It's not necessarily the video card, it could very well be the RAM or MoBo.

And I agree, it seems like your hard drive was dying. Removing/unplugging all drives and trying to boot, might be a good idea, to at least rule that out.

Do you have more than one video card?
posted by teabag at 11:01 AM on July 13, 2009

A virus or a hard drive failure probably wouldn't prevent you from getting to POST. A video card failure wouldn't corrupt file downloads. Either something's come unseated, or it's a bad CPU, motherboard, or RAM (in increasing order of probability, in my experience).
posted by roystgnr at 11:02 AM on July 13, 2009

If you don't have the diagnostic LED's listed above (and you should, if it was a hobbyist build), there should be a series of long beeps which can be interpreted to indicate where the problem is.

Yeah even if your video card is totally dead you'll get some beeps at startup giving you some indication of the problem (the actual beeps and what they mean are BIOS-dependent). You should be able to remove the video card altogether and at least get the beeps.

If you can get back to the point of getting something to boot I would suggest running a Live CD like System Rescue CD to rule out OS or HD issues and run things like a memory test.
posted by burnmp3s at 11:07 AM on July 13, 2009

A RAM failure was once giving me an absurd number of seemingly random crashing, corrupt files, problems at boot-time, etc.
posted by astrochimp at 11:13 AM on July 13, 2009

Response by poster: Thanks for the suggestions. My dad suggested the same thing regarding listening for the beeps. I don't remember hearing any beeps once I lost video input, but I'll double-check tonight.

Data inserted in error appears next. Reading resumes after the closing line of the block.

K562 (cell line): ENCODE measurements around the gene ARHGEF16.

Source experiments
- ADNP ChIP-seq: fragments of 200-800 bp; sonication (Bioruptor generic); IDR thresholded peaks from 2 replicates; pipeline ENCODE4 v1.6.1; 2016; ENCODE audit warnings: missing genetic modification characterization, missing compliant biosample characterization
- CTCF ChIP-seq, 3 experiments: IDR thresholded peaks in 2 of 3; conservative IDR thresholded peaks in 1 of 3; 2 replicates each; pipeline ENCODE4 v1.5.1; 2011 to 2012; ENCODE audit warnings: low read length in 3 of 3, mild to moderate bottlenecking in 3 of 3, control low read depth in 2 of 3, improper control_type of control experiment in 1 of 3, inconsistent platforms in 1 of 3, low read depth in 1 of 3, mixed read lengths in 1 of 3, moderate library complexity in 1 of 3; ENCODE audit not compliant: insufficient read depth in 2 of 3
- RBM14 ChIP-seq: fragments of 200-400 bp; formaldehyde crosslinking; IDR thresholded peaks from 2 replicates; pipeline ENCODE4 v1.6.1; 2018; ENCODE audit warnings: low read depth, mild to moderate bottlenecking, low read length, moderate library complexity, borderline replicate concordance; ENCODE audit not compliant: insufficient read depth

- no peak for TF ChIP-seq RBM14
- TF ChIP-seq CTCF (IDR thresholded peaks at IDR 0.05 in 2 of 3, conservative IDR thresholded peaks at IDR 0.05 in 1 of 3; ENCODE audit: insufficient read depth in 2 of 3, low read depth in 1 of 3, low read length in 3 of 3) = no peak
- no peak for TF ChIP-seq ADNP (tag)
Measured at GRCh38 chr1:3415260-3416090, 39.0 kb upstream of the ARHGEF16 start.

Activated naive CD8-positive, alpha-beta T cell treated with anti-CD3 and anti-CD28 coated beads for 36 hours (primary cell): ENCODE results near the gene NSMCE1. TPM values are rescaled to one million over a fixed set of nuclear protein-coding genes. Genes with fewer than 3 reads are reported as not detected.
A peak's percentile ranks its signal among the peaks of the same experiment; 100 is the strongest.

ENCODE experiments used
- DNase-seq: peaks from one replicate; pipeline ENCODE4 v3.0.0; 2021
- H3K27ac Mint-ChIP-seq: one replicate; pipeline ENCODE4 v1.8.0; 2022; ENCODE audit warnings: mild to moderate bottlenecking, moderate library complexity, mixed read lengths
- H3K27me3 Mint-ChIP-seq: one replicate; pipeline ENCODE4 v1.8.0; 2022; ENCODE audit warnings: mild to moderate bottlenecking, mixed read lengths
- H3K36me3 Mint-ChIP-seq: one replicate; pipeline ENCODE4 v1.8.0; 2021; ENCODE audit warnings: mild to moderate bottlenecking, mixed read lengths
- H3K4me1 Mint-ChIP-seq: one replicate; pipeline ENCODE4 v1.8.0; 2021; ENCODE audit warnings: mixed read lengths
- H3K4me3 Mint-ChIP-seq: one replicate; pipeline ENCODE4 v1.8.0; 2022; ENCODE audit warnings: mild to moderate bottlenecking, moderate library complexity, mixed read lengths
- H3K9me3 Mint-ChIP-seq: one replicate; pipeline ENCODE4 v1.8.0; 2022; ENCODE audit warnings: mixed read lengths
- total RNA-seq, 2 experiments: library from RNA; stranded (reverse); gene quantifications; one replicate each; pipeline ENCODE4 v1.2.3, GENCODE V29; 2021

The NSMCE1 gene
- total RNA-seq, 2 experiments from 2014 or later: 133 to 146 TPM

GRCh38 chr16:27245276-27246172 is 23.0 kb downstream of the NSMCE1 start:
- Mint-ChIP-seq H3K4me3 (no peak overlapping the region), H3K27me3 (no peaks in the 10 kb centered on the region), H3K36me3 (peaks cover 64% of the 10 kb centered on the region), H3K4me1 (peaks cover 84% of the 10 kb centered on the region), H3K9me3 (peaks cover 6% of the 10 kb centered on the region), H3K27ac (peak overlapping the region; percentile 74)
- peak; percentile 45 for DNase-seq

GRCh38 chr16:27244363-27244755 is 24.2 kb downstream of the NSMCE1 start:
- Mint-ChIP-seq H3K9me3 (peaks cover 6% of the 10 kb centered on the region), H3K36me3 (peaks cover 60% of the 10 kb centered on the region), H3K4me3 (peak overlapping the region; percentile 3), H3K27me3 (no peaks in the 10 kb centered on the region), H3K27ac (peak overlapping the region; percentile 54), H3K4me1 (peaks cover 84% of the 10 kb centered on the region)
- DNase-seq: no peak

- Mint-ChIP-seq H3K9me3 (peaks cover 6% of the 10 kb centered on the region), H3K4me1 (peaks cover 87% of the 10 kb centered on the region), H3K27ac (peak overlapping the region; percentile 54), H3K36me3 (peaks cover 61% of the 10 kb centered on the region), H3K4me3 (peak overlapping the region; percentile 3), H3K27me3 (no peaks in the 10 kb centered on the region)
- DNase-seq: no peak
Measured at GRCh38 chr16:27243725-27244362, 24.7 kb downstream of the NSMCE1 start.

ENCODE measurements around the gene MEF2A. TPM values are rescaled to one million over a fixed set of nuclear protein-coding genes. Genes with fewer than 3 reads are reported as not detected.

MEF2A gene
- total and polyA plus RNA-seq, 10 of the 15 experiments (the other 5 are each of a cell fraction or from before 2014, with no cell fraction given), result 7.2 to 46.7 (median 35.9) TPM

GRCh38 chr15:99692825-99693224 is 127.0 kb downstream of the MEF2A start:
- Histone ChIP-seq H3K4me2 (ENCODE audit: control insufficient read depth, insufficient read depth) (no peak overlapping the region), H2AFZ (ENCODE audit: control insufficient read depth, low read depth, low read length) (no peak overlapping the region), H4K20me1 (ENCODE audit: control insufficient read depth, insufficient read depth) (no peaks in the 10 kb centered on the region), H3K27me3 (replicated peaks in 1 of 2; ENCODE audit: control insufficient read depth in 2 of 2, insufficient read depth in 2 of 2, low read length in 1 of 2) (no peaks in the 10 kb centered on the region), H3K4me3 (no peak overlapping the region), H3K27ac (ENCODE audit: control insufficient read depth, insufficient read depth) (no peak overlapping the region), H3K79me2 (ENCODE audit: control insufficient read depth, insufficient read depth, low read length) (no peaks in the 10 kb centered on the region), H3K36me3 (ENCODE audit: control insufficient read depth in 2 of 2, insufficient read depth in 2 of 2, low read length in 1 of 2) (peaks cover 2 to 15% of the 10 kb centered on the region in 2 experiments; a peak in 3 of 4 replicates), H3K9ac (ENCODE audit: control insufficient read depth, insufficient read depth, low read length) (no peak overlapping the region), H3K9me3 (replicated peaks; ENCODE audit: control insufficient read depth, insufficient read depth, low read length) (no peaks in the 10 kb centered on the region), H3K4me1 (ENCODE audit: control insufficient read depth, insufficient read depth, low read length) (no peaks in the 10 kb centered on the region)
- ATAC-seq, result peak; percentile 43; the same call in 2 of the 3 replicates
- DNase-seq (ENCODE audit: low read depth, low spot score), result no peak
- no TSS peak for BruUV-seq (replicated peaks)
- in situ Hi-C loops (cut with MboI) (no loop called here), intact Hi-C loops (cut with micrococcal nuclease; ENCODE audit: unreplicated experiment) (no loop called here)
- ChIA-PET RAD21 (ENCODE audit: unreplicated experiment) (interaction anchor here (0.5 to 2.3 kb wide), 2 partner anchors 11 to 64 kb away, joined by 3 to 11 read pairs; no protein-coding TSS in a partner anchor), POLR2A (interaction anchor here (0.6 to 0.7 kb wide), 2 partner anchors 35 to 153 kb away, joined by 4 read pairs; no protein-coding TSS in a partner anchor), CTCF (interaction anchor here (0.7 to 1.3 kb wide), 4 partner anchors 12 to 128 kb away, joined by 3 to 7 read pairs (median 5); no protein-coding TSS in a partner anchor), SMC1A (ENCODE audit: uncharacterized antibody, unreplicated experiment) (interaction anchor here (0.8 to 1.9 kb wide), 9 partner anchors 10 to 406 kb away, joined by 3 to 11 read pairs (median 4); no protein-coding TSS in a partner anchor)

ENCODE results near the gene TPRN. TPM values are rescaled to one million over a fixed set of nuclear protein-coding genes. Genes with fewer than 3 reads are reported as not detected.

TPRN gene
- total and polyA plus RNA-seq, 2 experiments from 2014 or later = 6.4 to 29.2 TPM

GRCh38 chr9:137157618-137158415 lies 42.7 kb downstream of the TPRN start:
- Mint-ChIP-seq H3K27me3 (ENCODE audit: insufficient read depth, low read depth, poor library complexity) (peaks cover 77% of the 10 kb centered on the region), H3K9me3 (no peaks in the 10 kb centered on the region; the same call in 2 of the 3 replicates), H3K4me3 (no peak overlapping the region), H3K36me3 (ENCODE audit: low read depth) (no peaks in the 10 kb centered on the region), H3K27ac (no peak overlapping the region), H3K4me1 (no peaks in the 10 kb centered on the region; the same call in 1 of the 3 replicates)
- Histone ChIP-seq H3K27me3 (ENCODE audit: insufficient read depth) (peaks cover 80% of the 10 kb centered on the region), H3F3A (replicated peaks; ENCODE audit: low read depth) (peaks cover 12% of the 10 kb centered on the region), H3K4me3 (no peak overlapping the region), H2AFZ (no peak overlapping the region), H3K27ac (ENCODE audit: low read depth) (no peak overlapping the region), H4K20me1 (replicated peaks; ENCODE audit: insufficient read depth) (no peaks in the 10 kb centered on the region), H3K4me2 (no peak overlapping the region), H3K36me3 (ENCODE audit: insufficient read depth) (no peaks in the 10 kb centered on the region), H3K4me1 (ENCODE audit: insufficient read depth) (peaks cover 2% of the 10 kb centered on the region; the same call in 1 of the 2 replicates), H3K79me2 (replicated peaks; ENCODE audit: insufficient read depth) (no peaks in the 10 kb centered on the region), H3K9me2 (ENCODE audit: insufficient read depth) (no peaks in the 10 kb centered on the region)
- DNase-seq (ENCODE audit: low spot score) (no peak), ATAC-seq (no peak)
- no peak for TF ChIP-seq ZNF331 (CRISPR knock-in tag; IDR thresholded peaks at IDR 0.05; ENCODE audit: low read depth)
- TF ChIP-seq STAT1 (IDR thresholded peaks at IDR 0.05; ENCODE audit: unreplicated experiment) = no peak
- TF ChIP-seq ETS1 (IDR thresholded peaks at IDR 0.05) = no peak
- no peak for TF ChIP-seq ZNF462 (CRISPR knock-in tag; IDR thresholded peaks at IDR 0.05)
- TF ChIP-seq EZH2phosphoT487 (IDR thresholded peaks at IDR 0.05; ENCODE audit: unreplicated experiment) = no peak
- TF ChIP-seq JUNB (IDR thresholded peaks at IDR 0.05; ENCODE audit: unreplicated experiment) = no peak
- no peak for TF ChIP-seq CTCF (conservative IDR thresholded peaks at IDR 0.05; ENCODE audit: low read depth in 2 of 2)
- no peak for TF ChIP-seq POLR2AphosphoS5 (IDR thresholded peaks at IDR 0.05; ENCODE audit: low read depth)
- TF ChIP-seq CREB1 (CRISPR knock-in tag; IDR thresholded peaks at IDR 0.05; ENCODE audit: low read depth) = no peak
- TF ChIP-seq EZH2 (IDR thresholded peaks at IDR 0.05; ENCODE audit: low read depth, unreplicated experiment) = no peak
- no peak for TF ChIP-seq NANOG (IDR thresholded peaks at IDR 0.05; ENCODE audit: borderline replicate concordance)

I'm thinking more and more that the issue is the MoBo itself since, like roystgnr pointed out, I'm getting the symptoms of 2 independent diseases simultaneously.

I have one video card: GeForce GTX 260. FWIW, I did recently try some TF2 graphics-enhancing tweaks but I wouldn't think that could possibly fry a card.

I'm hoping it's just the RAM. I have two 2gb sticks (XP 64-bit). Would removing one of the sticks (and switching sticks if problem persists) be a valid test for RAM being the cause? Or would this cause other problems?
posted by TimeTravelSpeed at 11:17 AM on July 13, 2009

Yes, I was about to suggest swapping RAM sticks as a first resort, since it's no cost. I once had a RAM problem and the machine wouldn't boot and gave no beeps.
posted by Simon Barclay at 11:52 AM on July 13, 2009

Remove and reseat the video card. If it's not beeping on powerup (and 'no video' is a common, if not obligatory, beep code) that means the mobo thinks the card is fine. If this doesn't work, try an old, crappy video card just to see if you can get to POST. If the mobo can spit video out that way, then it's the GeForce.
posted by rhizome at 12:06 PM on July 13, 2009

I'd wager you fried your video card or it was bad from the get-go. Everything else that happened was indirect fallout from that issue and now you many have corrupted your disk though it is probably not physically damaged.

It could be RAM, as noted, but I think video card failures are more likely.
posted by chairface at 1:20 PM on July 13, 2009

Response by poster: **UPDATE**

I'm writing this comment from the FUBAR'ed computer (yay). I'm running a virus scan now, and will then perform a full defrag. Then, I'll be testing some installation files to see if I'm still having issues there.

Unfortunately, it's not clear exactly what fixed the video input issue. Here's the approximate timeline of troubleshooting events:

1. Got home and turned on compy -- same problem with video input. No beeps, no interesting lights. Turned off machine.
2. Removed one stick of RAM, no luck.
3. Swapped RAM, no luck.
4. Switched DVI cable to the secondary output -- no luck
5. Reseated graphics card -- no luck.
6. Unplugged hard drive -- no luck.